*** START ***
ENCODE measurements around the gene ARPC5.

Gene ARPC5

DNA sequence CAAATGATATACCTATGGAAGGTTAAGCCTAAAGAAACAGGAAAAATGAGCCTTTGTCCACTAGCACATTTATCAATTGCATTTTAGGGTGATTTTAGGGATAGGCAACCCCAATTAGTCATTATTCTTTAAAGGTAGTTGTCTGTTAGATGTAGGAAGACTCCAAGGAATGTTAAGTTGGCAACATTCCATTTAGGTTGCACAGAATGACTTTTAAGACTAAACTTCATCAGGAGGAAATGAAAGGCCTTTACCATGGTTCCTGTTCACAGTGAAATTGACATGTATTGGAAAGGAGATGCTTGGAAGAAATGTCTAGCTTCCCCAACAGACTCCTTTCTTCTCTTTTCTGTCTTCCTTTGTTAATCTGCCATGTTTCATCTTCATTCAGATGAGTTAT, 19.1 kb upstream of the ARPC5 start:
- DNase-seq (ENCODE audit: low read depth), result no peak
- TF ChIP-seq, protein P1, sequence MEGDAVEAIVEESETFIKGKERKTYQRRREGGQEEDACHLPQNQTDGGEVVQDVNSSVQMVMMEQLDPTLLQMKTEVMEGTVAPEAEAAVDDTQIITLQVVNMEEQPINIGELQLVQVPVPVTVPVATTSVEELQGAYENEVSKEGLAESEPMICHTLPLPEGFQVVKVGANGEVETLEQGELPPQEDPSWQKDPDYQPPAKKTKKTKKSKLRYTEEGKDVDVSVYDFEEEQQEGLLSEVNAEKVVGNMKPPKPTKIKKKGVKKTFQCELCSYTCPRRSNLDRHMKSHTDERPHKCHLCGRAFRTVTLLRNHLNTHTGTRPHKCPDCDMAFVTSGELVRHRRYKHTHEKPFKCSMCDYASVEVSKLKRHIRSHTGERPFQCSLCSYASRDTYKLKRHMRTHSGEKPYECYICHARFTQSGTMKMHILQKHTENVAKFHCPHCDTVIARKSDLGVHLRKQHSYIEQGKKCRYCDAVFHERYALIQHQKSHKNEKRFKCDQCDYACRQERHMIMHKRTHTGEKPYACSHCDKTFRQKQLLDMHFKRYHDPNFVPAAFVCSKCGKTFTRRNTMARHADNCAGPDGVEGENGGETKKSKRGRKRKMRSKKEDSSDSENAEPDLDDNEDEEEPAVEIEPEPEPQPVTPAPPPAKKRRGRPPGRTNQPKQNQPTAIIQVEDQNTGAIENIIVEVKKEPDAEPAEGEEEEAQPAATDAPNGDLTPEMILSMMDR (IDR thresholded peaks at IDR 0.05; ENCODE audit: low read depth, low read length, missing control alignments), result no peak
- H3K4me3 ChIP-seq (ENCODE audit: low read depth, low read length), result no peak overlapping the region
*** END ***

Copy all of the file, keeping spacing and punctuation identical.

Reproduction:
ENCODE measurements around the gene ARPC5.

Gene ARPC5

DNA sequence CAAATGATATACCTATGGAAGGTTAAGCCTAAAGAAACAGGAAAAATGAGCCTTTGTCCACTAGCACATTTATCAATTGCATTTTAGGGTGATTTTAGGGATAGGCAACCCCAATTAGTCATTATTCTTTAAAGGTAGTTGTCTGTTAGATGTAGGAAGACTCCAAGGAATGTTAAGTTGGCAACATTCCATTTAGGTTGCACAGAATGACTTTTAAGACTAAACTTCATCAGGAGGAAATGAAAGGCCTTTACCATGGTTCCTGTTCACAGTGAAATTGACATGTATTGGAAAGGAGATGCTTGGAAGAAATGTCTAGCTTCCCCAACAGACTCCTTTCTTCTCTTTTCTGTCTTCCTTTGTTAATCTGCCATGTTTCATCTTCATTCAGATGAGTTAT, 19.1 kb upstream of the ARPC5 start:
- DNase-seq (ENCODE audit: low read depth), result no peak
- TF ChIP-seq, protein P1, sequence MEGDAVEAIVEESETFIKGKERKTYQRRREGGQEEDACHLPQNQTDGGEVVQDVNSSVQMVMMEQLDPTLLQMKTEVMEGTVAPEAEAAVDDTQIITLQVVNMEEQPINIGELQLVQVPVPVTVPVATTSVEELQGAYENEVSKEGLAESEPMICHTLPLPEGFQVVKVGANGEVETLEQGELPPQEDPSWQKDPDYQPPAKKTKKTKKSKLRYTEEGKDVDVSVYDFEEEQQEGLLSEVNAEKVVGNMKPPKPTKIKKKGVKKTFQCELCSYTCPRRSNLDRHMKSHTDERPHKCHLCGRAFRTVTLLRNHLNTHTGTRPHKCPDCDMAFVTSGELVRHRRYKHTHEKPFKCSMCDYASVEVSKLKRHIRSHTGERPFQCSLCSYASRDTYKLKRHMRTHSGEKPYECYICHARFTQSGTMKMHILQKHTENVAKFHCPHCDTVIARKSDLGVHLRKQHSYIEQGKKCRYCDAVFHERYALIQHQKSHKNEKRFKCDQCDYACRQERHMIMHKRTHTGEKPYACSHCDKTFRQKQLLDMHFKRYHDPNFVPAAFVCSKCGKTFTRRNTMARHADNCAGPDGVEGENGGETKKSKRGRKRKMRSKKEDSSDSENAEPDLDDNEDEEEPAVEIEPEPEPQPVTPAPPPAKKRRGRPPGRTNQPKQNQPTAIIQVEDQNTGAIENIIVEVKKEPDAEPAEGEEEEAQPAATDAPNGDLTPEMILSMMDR (IDR thresholded peaks at IDR 0.05; ENCODE audit: low read depth, low read length, missing control alignments), result no peak
- H3K4me3 ChIP-seq (ENCODE audit: low read depth, low read length), result no peak overlapping the region